Notice that this problem is different from Graph Isomorphism: in the latter, you are given two graphsG1,G2 (presumably of the same size), and are to decide if the two are isomorphic. Graph Isomorphism is rather famous for the fact that neither is it known to be NP-complete (most researchers believe that is rather unlikely), nor does anyone have a polynomial-time algorithm. Subgraph Isomorphism, on the other hand, is known to be NP-complete, and we will prove that here.
To see that the problem is in NP, we observe that a certificate is a mapping φ from the nodes of G1 to (a subset of) the nodes of G2, describing which vertices of G2 correspond to vertices of G1. The certifier then needs to make sure that for each edge e = (u,v) in G1, the edge (φ(u),φ(v)) is also in G2, and whenever (u,v) is not an edge of G1, then (φ(u),φ(v)) is not an edge of G2. This can be done with two simple nested loops, and takes at most O(n2) time, i.e., polynomial.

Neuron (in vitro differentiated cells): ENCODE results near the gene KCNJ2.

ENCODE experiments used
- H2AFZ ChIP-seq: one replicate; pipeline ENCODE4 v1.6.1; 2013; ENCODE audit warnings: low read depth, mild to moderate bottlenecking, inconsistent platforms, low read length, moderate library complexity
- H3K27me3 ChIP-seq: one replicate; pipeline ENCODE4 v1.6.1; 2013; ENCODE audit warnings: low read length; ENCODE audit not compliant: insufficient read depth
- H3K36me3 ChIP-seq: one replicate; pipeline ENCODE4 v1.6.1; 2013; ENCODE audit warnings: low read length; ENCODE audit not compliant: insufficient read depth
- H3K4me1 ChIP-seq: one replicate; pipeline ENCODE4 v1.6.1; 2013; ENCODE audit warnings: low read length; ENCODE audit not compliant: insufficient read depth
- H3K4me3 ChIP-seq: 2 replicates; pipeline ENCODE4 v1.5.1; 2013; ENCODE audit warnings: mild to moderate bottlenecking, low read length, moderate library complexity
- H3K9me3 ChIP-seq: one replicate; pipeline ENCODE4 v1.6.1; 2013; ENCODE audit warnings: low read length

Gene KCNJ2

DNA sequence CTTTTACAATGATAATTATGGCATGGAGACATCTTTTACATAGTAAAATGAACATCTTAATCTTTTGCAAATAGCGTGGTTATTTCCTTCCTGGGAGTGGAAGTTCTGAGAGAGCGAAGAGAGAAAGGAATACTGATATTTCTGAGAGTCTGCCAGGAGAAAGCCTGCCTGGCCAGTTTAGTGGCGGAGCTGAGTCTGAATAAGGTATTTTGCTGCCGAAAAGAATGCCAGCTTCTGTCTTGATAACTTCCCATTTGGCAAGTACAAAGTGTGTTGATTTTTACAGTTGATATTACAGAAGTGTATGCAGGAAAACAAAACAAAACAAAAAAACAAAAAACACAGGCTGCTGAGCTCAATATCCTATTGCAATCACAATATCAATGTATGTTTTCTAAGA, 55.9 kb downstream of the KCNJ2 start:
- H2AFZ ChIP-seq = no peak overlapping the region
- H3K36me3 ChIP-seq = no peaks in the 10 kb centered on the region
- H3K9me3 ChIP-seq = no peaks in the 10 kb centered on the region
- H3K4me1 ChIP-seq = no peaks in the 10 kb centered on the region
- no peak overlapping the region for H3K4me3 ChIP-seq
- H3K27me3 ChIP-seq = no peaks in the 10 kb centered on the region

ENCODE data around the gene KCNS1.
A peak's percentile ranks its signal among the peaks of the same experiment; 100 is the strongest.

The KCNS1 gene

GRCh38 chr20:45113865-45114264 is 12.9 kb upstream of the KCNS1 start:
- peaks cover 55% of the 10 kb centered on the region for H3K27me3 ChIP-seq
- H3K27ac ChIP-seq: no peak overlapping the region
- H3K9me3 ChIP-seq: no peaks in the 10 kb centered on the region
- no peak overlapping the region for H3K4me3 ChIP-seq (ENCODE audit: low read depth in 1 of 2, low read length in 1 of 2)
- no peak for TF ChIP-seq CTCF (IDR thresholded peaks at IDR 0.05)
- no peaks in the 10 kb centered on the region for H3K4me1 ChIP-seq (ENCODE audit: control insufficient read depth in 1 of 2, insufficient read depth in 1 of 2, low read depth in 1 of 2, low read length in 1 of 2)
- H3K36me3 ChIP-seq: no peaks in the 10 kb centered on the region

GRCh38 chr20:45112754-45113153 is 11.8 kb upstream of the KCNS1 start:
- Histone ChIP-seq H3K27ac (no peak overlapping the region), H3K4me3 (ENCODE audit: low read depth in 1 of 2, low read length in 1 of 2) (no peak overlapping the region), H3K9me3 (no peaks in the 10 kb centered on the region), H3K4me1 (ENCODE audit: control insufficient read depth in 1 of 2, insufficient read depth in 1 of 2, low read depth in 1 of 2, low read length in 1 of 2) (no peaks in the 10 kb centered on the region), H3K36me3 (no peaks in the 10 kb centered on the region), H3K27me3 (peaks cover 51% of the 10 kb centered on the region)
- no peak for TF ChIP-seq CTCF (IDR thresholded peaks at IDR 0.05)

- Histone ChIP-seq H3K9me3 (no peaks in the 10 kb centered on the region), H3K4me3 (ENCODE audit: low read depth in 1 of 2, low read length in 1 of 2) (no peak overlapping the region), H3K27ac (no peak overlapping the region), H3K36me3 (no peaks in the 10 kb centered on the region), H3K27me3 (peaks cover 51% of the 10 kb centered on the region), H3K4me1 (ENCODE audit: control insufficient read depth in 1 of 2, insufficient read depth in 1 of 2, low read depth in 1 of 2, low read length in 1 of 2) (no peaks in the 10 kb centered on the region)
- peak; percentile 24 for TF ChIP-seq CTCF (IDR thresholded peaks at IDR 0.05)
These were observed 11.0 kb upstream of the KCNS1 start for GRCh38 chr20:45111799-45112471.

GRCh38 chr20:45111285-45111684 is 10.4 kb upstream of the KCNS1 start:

To prove NP-hardness, we show that, for instance, the Clique problem is a special case. Given an instance of Clique, consisting of a graph G and a number k, we generate an instance of Subgraph Isomorphism by setting G2 = G, and G1 a clique on k vertices. This reduction clearly takes polynomial time, since all we do is copy a graph, and write down a complete graph in time O(k2).
To prove correctness of the reduction, first assume that G contains a clique of size k. Then, those k nodes of G = G2 are isomorphic to G1, because G1 is a clique of size k.
Conversely, if G2 contains a subgraph isomorphic to G1, because G1 is a k-clique, G2 must contain ak-clique. Thus, (G, k) is a “Yes” instance.